In a somewhat narrower range of high porosity materials with narrow pore size distributions, i.e. ceramics having porosities >65% and <75% and pore size distributions Db [(d90−d10)/d50]<1.70, pressure drop, TSR and MOR levels favor ceramics with d10 values ≧10 μm and either (i) median pore diameters of >10 μm and <30 μm with CTE(25-800) values <15.0×10−7/° C., or (ii) median pore diameters ≧30 μm and ≦45 μm with CTE(25-800) values ≧3.0×10−7/° C. and <15.0×10−7/° C. FIG. 6 of the drawings plots median pore sizes d50 and mean CTE values (25 to 800° C., 10−7/° C.) for examples within the above ranges of median pore size and CTE. All examples within the outlined ranges of FIG. 6 have greater than 65% porosity and less than 75% porosity, all have narrow pore size distributions (Db) satisfying [(d90−d10)/d50]<1.70, and all have d10 values ≧10 μm. It is preferred that such bodies have porosities >65% and <75%, pore size distributions Db [(d90−d10)/d50]<1.70, d10 values ≧10 μm, median pore diameters of ≧18 μm and ≦32 μm with CTE(25-800) values ≧5.0×10−7/° C. and ≦15.0×10−7/° C. Even more preferred are ceramics with CTEs<9×10−7/° C. and median pores sizes d50 in the range: 18≦d50≦30 μm, and % porosities in the range 66%<% porosity <73%.

As noted above, the high porosity cordierite ceramics of the invention offer particular advantages for applications such as honeycomb wall flow filters for the removal of particulates from fuel combustion exhaust gases, especially exhaust gases from diesel engines. The most difficult of those applications involves the use of these ceramics in honeycomb configurations as combined filters/catalyst supports, wherein a catalyst or adsorber for the removal of nitrogen oxides (NOx) from the exhaust stream is disposed on the high porosity honeycombs. Particularly preferred in the latter case are cordierite ceramic honeycombs having a CTE<10.0×10−7/° C. (or more preferably <8.0×10−7/° C.), a median pore diameter d50 of ≧20 μm and ≦28 μm, a porosity of >65% and <75%, a value of d10>11 μm, and a value of d90<50 μm. Honeycombs with these properties having Db values [(d90−d10)/d50]≦1.5 and (d50−d90)/d50 values ≦0.45 will be selected for best filtration performance.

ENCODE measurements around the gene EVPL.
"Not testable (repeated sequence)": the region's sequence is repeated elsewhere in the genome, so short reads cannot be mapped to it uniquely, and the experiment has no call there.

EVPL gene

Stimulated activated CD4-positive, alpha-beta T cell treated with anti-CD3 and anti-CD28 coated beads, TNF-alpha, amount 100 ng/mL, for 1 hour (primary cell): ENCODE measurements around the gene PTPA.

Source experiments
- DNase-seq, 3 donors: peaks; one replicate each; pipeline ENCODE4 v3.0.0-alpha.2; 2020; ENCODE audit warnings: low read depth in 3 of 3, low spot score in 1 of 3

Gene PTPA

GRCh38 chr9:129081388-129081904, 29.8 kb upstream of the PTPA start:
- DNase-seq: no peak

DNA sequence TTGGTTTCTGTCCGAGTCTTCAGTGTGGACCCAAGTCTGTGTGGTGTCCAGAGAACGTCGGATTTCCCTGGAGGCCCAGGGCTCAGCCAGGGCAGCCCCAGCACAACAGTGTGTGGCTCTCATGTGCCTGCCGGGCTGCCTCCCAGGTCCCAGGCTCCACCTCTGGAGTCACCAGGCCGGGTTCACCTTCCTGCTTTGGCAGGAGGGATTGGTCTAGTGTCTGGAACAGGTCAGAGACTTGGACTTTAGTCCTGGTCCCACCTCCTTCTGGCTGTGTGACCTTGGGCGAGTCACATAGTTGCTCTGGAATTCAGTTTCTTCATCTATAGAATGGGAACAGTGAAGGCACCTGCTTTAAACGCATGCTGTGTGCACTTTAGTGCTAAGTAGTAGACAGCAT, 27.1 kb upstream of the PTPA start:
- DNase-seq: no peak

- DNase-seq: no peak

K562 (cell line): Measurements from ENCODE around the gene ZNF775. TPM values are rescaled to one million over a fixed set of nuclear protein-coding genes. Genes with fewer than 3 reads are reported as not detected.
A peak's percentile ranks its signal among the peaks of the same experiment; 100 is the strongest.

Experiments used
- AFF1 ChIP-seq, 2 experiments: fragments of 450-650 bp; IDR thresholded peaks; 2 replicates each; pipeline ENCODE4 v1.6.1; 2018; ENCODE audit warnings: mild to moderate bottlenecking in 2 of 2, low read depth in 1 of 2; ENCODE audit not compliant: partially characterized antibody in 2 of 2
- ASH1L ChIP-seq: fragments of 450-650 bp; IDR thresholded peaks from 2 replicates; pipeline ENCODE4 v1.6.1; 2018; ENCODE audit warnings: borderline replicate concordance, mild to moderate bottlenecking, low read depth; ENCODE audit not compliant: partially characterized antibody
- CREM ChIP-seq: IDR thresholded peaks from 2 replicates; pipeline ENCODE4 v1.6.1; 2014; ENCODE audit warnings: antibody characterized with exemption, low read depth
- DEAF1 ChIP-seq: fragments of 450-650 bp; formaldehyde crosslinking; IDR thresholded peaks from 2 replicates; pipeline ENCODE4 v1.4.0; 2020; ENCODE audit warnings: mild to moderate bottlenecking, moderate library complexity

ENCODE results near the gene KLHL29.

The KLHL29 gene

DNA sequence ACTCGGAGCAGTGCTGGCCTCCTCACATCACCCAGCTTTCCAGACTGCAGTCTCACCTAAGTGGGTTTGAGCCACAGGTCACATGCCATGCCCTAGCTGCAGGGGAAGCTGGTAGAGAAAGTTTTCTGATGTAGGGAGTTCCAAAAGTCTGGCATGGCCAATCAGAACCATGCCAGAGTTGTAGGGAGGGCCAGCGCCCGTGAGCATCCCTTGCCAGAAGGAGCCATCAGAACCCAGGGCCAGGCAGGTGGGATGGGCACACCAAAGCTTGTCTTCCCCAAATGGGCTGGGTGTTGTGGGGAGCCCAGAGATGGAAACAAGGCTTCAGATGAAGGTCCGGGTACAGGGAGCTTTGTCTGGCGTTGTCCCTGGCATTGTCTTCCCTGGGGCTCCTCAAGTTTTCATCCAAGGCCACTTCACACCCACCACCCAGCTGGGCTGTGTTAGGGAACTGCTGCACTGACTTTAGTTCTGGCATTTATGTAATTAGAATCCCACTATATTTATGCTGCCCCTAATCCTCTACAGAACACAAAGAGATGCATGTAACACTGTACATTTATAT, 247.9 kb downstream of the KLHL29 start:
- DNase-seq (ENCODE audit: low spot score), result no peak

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Referenced by
Citing PatentFiling datePublication dateApplicantTitle
US8871676 *Sep 18, 2009Oct 28, 2014Dow Global Technologies LlcMethod for making porous acicular mullite-containing composites
US9079798Sep 22, 2014Jul 14, 2015Dow Global Technologies LlcMethod for making porous mullite-containing composites
US20110166018 *Sep 18, 2009Jul 7, 2011Daniel GroholMethod for Making Porous Acicular Mullite-Containing Composites
Classifications
U.S. Classification428/116, 55/523
International ClassificationB01D39/06, B32B3/12
Cooperative ClassificationC04B2111/0081, B01D2046/2496, C04B2235/3463, C04B2235/788, C04B2235/787, C04B2235/483, B01J35/04, B01D2046/2437, C04B2235/3217, B01J35/1076, B01J35/002, B01D46/244, C04B2235/3222, C04B2111/2084, C04B2111/00793, C04B35/195, C04B2111/343, B01D46/2451, C04B2235/6562, C04B2235/80, C04B2235/3218, B01D46/2455, C04B38/0006, C04B2235/3418, Y10T428/24149, B01D2046/2433, B01D46/2444, B01D46/2429, C04B2235/5436, C04B2235/3445, B01D2279/30, B01D46/247, B01D46/2425
European ClassificationC04B35/195, C04B38/00B, B01J35/04, B01J35/00D, B01J35/10C10, B01D46/24F8B2, B01D46/24F8D2, B01D46/24F8D10
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Oct 6, 2006ASAssignment
Owner name: CORNING INCORPORATED, NEW YORK
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Owner name: CORNING INCORPORATED, NEW YORK
Free format text: ASSIGNMENT OF ASSIGNORS INTEREST;ASSIGNORS:MELSCOET-CHAUVEL, ISABELLE MARIE;MERKEL, GREGORY ALBERT;OGUNWUMI, STEVEN BOLAJI;AND OTHERS;SIGNING DATES FROM 20060926 TO 20061005;REEL/FRAME:018394/0285
Oct 30, 2012CCCertificate of correction